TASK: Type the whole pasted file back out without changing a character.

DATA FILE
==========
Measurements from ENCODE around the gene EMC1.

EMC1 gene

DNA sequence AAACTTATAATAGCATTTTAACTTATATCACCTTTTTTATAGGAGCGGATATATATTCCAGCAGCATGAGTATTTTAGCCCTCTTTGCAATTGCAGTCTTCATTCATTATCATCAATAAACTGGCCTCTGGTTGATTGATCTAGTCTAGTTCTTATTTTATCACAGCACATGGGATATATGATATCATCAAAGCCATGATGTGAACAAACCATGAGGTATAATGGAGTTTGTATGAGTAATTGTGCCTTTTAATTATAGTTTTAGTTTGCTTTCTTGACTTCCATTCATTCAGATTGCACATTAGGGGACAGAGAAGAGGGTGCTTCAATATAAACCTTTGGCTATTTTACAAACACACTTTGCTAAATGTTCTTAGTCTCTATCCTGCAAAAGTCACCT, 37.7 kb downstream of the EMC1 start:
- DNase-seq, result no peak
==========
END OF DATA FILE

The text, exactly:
Measurements from ENCODE around the gene EMC1.

EMC1 gene

DNA sequence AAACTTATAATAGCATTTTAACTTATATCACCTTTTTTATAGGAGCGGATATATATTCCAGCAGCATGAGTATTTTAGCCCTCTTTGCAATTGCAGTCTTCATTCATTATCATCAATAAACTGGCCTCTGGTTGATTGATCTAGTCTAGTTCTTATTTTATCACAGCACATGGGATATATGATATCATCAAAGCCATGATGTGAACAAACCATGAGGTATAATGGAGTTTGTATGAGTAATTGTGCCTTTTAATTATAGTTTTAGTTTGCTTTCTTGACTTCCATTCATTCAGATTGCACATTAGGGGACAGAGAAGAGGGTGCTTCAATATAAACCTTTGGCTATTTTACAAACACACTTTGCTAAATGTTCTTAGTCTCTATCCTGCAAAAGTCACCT, 37.7 kb downstream of the EMC1 start:
- DNase-seq, result no peak